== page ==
My Favorite Hedge - Simpson's Stopper

Tuesday, August 5, 2008

  

Many people have Ficus benjamina, which can quickly become a huge tree, hedges which require regular pruning and now there is a whitefly which is killing it in south Florida.  My favorite hedge is Myrcianthes fragrans, Simpson's stopper, which is a native of hammocks of south Florida and Tropical America.  This shrub or small tree grows to 20 feet tall. It makes a great hedge and is a low maintenance alternative to the commonly used ficus hedge.  Simpson's stopper's silvery gray to warm brown bark naturally peels to reveal a smooth burnished copper colored inner layer.  Crush the small, slightly leathery leaves and you will discover a pleasant aroma.  Fragrant little white flowers are produced intermittently through the spring and summer.  Showy red-orange fruit provide food for several bird species.  Simpson's stopper will have a dense branching habit if grown in full sun, creating a wonderful, carefree hedge.  To create a hedge or screen, it should be planted about 3-4 feet apart.  When grown in shade, the foliage is less dense and the trunk displays its attractive, smooth, exfoliating bark.  Look for Simpson's stopper in our plant sales.  We will be selling this species at the 2009 Spring Plant Sale on Saturday, April 25.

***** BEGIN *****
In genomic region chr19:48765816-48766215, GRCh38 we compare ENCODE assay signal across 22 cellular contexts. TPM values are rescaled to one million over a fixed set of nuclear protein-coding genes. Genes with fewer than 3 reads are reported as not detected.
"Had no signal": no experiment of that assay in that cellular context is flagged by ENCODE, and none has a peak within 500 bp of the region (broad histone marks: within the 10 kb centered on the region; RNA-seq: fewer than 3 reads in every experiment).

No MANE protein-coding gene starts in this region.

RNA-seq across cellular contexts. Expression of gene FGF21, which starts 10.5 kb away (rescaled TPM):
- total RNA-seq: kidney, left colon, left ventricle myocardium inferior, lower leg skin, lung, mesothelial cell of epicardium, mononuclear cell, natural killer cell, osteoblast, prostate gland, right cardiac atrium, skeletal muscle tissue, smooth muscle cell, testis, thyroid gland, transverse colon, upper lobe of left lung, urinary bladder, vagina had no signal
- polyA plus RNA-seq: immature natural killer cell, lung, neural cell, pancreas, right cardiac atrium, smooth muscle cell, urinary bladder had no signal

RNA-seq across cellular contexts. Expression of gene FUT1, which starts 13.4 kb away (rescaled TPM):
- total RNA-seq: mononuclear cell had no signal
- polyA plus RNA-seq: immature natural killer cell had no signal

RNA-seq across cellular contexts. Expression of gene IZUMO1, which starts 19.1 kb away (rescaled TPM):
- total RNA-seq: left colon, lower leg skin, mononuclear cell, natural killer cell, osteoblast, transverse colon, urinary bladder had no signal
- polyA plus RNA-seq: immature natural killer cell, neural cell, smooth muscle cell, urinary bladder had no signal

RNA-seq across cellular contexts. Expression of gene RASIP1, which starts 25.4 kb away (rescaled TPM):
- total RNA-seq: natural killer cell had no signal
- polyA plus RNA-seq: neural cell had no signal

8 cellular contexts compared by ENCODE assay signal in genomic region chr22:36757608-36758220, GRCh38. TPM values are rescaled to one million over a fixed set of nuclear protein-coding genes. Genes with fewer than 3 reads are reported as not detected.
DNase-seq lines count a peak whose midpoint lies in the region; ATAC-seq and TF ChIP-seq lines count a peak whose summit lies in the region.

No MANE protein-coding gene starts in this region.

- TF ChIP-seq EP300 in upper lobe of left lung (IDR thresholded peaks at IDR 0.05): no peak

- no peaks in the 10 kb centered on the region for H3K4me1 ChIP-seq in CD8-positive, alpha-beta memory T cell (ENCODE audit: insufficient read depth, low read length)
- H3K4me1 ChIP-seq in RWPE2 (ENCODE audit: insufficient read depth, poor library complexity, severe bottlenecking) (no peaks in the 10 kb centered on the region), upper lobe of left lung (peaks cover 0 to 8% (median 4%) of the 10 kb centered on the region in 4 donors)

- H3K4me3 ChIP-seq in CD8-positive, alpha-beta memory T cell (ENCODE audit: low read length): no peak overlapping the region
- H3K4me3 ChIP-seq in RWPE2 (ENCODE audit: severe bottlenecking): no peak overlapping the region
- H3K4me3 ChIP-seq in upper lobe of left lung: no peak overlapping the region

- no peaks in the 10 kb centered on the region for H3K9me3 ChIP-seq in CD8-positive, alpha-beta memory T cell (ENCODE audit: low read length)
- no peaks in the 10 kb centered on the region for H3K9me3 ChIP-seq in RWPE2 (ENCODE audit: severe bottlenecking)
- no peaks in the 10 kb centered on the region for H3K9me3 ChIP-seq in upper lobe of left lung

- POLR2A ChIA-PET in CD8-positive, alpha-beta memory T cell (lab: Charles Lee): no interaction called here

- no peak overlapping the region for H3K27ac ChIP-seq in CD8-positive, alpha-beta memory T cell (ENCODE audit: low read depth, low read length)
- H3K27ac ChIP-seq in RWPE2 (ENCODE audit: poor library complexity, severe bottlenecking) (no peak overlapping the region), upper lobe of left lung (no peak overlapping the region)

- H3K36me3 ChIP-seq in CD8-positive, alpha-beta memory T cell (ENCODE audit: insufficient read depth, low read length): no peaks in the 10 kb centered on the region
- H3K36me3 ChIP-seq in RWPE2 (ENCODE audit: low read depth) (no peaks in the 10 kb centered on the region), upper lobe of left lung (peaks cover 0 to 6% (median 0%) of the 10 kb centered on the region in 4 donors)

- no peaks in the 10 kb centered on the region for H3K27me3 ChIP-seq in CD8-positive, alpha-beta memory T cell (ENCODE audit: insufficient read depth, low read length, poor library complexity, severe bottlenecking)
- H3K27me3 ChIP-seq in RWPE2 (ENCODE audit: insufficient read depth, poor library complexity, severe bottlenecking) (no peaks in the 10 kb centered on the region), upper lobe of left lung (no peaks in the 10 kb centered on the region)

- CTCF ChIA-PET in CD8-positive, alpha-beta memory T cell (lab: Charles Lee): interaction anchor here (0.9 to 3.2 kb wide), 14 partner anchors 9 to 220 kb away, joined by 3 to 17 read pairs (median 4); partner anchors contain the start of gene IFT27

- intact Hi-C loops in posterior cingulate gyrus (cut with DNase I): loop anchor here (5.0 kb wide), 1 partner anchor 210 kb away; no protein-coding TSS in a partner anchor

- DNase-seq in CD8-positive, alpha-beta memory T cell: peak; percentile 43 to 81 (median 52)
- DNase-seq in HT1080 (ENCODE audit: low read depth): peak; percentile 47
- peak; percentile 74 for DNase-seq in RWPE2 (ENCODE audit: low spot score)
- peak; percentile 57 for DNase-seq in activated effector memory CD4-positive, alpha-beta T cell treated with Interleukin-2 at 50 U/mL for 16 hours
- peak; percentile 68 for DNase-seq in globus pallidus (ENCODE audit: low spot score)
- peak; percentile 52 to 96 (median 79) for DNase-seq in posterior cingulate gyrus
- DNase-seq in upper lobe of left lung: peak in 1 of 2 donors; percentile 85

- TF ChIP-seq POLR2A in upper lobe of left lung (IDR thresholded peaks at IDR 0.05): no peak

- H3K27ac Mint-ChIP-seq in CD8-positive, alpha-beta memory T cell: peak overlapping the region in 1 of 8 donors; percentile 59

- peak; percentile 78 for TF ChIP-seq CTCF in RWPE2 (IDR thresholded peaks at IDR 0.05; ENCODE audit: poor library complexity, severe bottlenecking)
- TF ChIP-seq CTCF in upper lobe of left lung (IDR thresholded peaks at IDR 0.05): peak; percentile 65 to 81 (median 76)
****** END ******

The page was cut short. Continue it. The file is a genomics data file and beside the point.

Myrcianthes fragrans (photo by M. Collins)

Myrcianthes fragrans - Simpson's Stopper flowers among the glossy,oval, leathery leaves

 

 

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